2020: The Year Ahead in Books, by Allan Massie

A Thousand Moons, Sebastian Barry's sequel to Days Without End, is due to be published in March by Faber & Faber PIC: Joel Saget/AFP via Getty Images
A Thousand Moons, Sebastian Barry's sequel to Days Without End, is due to be published in March by Faber & Faber PIC: Joel Saget/AFP via Getty Images
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Sebastian Barry’s last novel, Days Without End, won several prizes , chief among them the Walter Scott Prize for historical fiction. A Thousand Moons, to be published in March by Faber & Faber, is a sequel, but this time the story is told by Winona, the Lakota orphan adopted by Thomas McNulty and John Cole, and brought up in, what was for the times, an unorthodox household on a farm in Tennessee. There can be few novelists today who write as well as Barry.

Alongside it Faber are eagerly promoting a first novel by a young Dutch writer, Marieke Lucas Rijneveld. Billed as a story of “family darkness after an accidental death,” its editor “can’t remember when there was so much in-house excitement about a debut novel.”


 Novelists are often pushed to the margin in middle-age as new ones understandably attract more notice. Some give up. Others continue to plough their field. Graham Swift has never written anything that wasn’t interesting and pleasing. He is powerful in an always understated way. His new novel Here We Are (Simon & Schuster) starts with a seaside entertainment.


Michael Arditti’s novels have been distinguished by their variety as well as their intelligence. The Anointed is the story of David, the second King of Israel, the poet and shepherd-boy who slew the giant Goliath. It is told by his three wives, Michal, Abigail and Bathsheba. Since I had David write a quasi-autobiographical novel many years ago, I am especially interested by the different perspectives Arditti offers.


In March Canongate publish an Argentinian political thriller, Like Fleas From Afar by K Ferrari, which may prove a bestseller. It has a corrupt hero – no “Soiled Galahad” – in an even more corrupt and vicious world. It begins with a corpse wearing furry pink handcuffs in the boot of his car. Who is setting him up, and for what?


Canongate are also re-publishing William McIlvanney’s three Laidlaw novels in a uniform edition, novels which remind you that, as that fine crime novelist Nicholas Freeling put it, “crime is a phenomenon of significance as much metaphysical as material.” Like Freeling, McIlvanney was concerned with crimes against the spirit, not only the body.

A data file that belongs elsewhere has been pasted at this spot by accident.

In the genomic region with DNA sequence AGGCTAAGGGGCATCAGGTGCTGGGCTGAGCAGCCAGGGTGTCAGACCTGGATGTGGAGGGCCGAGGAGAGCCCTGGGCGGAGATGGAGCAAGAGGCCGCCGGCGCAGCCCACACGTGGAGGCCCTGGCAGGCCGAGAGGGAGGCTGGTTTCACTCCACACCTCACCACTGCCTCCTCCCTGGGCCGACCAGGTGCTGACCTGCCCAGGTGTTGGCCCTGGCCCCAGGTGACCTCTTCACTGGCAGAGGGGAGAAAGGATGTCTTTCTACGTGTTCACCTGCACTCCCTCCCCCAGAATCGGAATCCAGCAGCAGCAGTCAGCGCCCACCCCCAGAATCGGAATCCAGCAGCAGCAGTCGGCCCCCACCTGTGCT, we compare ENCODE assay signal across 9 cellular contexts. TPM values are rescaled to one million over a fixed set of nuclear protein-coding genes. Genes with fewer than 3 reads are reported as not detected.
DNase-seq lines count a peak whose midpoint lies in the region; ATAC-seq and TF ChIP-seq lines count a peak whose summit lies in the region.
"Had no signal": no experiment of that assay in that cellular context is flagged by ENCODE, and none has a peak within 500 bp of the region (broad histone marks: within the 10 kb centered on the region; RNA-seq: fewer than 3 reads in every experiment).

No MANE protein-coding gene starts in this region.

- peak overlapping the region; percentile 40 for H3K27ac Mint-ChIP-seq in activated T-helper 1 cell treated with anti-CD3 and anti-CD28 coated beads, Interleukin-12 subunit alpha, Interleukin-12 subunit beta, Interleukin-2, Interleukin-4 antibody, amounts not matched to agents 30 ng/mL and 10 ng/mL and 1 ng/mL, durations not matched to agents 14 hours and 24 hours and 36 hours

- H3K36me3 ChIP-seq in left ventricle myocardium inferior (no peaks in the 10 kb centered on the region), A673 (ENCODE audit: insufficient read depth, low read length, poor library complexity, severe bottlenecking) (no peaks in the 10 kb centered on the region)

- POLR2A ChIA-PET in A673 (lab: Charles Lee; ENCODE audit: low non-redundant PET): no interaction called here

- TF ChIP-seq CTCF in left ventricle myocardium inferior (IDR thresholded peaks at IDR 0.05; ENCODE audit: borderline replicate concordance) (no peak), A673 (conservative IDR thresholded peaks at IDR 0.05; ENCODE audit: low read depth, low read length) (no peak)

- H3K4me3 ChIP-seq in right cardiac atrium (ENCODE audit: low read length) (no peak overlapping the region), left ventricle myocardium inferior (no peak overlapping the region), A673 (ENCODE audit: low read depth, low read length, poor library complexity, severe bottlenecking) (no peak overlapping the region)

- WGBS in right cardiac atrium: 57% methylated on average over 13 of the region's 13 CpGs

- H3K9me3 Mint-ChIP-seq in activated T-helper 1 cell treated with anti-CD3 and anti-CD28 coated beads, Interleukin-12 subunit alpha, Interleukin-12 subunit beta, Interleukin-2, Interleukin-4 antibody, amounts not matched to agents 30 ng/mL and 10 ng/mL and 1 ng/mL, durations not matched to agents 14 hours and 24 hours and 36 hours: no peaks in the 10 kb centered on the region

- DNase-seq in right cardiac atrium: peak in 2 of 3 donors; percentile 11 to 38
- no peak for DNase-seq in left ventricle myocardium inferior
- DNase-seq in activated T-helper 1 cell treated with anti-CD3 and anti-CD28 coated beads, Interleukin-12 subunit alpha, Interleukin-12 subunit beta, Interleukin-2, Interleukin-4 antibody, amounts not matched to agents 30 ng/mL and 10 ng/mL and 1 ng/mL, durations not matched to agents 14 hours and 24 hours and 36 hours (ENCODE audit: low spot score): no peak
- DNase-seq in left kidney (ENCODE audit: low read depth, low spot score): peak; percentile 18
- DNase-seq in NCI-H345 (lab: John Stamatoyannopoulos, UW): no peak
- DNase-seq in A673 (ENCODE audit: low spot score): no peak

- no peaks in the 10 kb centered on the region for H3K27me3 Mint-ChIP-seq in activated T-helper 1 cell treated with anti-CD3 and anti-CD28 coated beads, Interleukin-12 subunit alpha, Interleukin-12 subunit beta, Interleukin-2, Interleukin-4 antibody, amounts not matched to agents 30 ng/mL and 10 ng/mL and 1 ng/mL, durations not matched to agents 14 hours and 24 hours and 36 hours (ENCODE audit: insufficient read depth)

That’s something I would expect to be explored in a new non-fiction book from Sandstone Press. Stolen Lives by Louise Hulland is a study of slavery and human trafficking in the UK today, a grim subject, not to be ignored.


Les Wilson won the Saltire Society History Book of the Year award in 2018 for The Drowned and the Saved: When War came to the Hebrides. His new book is very different, but it sounds just as interesting. Putting the Tea in Britain: The Story of the Scots Who Made Our National Drink is the story of tea plantations in Darjeeling, Assam, Ceylon, and now apparently, and surprisingly, here in Scotland too.


Of equal interest from Birlinn is Patrick Laurie’s Life in a Vanishing Landscape. I know of Laurie only as a good journalist writing about conservation projects. This is the story of his attempt to connect with his native Galloway on a family farm in a depopulated landscape given over mostly to commercial forestry.


2020 is the centenary of the birth of Edwin Morgan, virtuoso poet of great range, invention and humanity. Birlinn’s Polygon imprint will celebrate it with The Edwin Morgan Twenties, available as slim books or as a boxed set. Polygon also publish Later That Day, a collection of new poems from Andrew Greig, a poet who began very well 40 years ago and continues to get better.


Finally, two books which are sure to be a success. James Naughtie is one of Scotland’s greatest journalists; also, I should admit, an old friend of mine since his days as a young cub on this newspaper. On The Road (Simon & Schuster) is the story of his long engagement with American politics and his travels in the Great Republic. The title is – boldly? – taken from Jack Kerouac’s 1957 novel-cum-travelogue. There’s one significant difference: Truman Capote scorned Kerouac’s work. “That’s not writing,” he said, “it’s typing.” There is no doubt that Naughtie’s book will be “writing,” and good writing too.


Then if we are eager – or can bear –to know just what has been going on in Downing Street and the corridors power in the last year, Tim Shipman’s next instalment of our political story will be published by Collins in the Spring. Shipman is now to high, and more often low, politics what Sir John Curtice is to public opinion: the man who tells us how it is and has been. ■